N.H. Residents Split On Trump's Possible Presidential Run

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Donald Trump, a possible 2012 presidential candidate talks with reporters  at the Pease International Tradeport in Portsmouth, N.H., Wednesday. (AP)
Donald Trump, a possible 2012 presidential candidate, talks with reporters at the Pease International Tradeport in Portsmouth, N.H., Wednesday. (AP)

Donald Trump landed right into the beginning of the New Hampshire presidential primary campaign Wednesday. The billionaire made his first appearance in the state since he began talking about running for president.

Trump knows drama. He stepped off a black helicopter with "TRUMP" written in big letters on it at an airfield near Portsmouth, N.H. At the same time, like a curtain, the big hangar door lifted silently to reveal him to reporters waiting inside. He stood in silhouette against the misty outdoors, arms outstretched, in front of the microphones.

Trump says he's very proud of himself because he has accomplished something that nobody else had been able to do.

"Our president has finally released a birth certificate," he proclaimed.

For weeks, Trump had been reviving the call to get President Obama to release his so-called "long-form" birth certificate.

"I'd want to look at it,"  Trump said, "but I hope it's true, so that we can get on to much more important matters, so the press can stop asking me questions. He should have done it a long time ago. Why he didn't do it when the Clintons asked for it? Why he didn't do it when everybody else was asking for it? I don't know."

That was just the first of several times that Trump would veer into fiction over the course of the day. Neither Bill nor Hillary Clinton ever questioned that President Obama was born in Hawaii.

Later in the day, Trump stepped out of a bakery in downtown Portsmouth holding up a Wall Street Journal for the small crowd outside.

"You see what that says?" Trump asked the crowd. "Karzai says: 'Dump the United States.' After all that time, all those lives."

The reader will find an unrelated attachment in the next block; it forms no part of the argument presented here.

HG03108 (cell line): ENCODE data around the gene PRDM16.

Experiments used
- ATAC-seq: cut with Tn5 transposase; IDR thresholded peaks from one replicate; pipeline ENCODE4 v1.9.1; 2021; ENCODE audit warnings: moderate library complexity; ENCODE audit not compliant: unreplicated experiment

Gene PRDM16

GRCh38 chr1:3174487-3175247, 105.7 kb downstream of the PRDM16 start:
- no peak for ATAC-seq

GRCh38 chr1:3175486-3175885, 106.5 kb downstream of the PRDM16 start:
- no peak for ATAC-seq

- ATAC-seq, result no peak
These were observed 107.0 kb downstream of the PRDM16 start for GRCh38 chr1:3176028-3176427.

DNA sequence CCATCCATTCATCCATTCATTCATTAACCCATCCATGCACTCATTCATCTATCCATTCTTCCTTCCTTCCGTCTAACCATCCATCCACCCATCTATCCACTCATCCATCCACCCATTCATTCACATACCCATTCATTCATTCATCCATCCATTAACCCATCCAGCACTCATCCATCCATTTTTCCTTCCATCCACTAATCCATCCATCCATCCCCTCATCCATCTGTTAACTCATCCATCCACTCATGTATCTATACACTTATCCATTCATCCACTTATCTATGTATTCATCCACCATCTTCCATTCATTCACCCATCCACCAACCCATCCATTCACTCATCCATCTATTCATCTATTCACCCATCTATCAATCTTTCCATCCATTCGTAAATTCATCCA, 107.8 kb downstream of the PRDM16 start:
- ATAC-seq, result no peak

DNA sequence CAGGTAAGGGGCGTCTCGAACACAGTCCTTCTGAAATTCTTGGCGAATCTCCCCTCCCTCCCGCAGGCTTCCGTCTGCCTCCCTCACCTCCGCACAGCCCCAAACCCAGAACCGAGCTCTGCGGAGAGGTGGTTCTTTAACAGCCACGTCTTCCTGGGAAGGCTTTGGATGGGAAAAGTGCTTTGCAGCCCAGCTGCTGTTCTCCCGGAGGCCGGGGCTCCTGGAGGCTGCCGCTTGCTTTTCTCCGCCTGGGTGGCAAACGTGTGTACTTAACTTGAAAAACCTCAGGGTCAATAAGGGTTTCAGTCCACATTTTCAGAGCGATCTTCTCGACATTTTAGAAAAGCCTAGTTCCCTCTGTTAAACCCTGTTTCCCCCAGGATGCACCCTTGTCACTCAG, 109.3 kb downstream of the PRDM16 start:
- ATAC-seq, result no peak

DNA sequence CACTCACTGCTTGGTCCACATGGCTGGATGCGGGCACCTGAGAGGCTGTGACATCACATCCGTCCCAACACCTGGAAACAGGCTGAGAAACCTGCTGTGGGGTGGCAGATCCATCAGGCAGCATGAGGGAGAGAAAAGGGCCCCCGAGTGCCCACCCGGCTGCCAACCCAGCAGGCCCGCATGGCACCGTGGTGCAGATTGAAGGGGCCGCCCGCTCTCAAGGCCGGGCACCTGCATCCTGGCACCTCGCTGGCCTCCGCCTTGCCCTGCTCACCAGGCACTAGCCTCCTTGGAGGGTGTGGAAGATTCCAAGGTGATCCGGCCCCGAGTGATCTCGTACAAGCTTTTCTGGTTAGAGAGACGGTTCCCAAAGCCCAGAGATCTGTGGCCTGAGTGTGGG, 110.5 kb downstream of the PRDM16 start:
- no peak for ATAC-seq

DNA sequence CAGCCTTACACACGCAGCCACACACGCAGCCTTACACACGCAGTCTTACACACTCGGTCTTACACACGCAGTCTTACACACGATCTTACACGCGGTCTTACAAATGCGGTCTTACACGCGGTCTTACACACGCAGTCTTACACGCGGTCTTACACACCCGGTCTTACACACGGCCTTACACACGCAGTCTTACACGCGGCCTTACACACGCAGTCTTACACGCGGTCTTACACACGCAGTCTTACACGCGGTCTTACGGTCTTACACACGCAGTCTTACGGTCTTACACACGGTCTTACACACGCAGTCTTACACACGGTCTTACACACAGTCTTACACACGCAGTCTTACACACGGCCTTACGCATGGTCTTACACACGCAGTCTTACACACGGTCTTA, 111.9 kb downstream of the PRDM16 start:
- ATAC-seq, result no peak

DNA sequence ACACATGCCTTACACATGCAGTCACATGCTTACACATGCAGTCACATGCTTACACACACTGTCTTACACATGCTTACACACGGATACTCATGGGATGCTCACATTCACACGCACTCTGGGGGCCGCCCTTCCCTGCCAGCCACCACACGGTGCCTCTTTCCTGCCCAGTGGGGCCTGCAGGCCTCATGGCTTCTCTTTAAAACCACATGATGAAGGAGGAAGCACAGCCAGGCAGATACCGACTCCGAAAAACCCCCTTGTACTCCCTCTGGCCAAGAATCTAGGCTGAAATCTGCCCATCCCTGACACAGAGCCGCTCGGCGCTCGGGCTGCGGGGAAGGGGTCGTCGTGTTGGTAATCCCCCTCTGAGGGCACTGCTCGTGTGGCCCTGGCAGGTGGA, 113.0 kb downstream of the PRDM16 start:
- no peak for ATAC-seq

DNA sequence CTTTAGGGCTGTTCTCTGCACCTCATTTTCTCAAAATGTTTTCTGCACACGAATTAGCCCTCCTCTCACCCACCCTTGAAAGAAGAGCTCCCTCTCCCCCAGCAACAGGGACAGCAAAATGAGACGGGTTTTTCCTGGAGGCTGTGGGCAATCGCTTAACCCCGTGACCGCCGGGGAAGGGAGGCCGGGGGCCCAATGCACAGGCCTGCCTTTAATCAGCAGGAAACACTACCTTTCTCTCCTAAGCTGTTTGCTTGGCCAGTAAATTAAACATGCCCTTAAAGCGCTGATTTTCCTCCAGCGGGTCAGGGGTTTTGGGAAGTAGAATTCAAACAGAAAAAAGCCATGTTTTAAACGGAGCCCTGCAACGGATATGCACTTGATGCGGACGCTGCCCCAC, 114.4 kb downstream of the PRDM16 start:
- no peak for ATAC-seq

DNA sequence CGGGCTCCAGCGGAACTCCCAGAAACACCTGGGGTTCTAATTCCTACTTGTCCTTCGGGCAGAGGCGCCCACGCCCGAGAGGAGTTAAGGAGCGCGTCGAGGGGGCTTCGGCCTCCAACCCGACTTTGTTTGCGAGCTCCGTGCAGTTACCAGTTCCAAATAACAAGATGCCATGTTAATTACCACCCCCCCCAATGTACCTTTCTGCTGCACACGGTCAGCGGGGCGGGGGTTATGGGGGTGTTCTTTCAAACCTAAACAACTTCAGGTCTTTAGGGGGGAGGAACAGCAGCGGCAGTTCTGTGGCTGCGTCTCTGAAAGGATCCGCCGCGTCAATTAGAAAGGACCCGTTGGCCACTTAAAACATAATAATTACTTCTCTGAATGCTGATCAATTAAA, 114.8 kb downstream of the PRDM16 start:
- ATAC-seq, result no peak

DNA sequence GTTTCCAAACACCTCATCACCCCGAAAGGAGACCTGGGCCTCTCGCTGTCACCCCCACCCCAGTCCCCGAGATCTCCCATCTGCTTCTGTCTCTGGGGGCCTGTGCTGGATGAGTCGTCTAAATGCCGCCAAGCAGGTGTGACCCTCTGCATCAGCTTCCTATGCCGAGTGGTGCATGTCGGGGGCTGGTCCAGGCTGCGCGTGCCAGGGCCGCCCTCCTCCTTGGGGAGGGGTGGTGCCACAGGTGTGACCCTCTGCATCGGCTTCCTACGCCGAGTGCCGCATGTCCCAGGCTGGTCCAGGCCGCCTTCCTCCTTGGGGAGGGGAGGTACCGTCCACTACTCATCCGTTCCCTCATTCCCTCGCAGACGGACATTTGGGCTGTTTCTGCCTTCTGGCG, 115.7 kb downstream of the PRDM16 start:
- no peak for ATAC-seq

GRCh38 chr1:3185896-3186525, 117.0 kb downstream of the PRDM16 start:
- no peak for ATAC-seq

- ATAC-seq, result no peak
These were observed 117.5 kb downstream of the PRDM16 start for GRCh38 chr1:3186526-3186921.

Actually, the headline read "Karzai Told to Dump the United States". It was a story about Pakistan trying to get the president of Afghanistan, Hamid Karzai, to drop his alliance with the U.S. and forge a new one with Pakistan and China. But Trump's comments played well with the excited crowd and he led them on a disorganized parade through the shop-lined streets of Portsmouth.

Wherever he went, people thought Republicans could use a candidate like him. At a diner in Portsmouth, Ryan Russell, a plumber from Durham, N.H., predicted that Trump would get a lot of attention if he runs.

"Because he seems to be hitting a chord," Russell said. "The American public seems to want some business savvy in our government's economic plans right now."


But there were also skeptics like Paul Myers, of Portsmouth, the New Hampshire director of operations for a burger chain.

"I think he's going to make an attempt," Myers said, "but I don't think people are going to take him seriously. I think he's all about the show. I think he's in it for himself."

That kind of division over Trump plays itself out among Republican Party insiders, too. Some are annoyed that he's landed in New Hampshire.

"So, you know, if Snookie, from 'Jersey Shore,' were to make an appearance in New Hampshire, I’m sure a lot of people would turn out to see her, too," said Fergus Cullen, a former chairman of the New Hampshire Republican Party. Cullen doesn't take Trump seriously.

"I can’t believe he would stand up to any level of scrutiny among primary voters," Cullen said. "He is not a conservative. He has said truly outrageous things on a consistent basis his entire life."

But other Republicans think Trump could be good for their party. Charlie Arlinghaus, who heads the Josiah Bartlett Center for Public Policy, sees Trump as the opposite of the typical presidential candidate who first appears in New Hampshire.

"Most candidates we don’t know anything about and they introduce their personality to us through their politics," Arlinghaus said. "He’s the opposite. We know a lot about him. The one thing we don’t know about is his politics, exactly."

But Arlinghaus said the mystery could work in Trump's favor.

"In this day and age, not being thought of as a politician is all good," Arlinghaus said.

Dozens of people waited to get a glimpse of Trump after he left a fundraiser for the New Hampshire Republican Party.

"Who else gets this crowd?" Trump asked the assembled people outside the 100 Club in Portsmouth. "Who else gets this crowd? Does anybody else get this crowd? Huh?"

Publicly, Trump said he would announce whether he's running for president after his television show, "Celebrity Apprentice," ends its season next month. But at meetings with Republican party insiders, he gave the impression that he has every intention to run.

This program aired on April 28, 2011.

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Fred Thys Reporter
Fred Thys reported on politics and higher education for WBUR.



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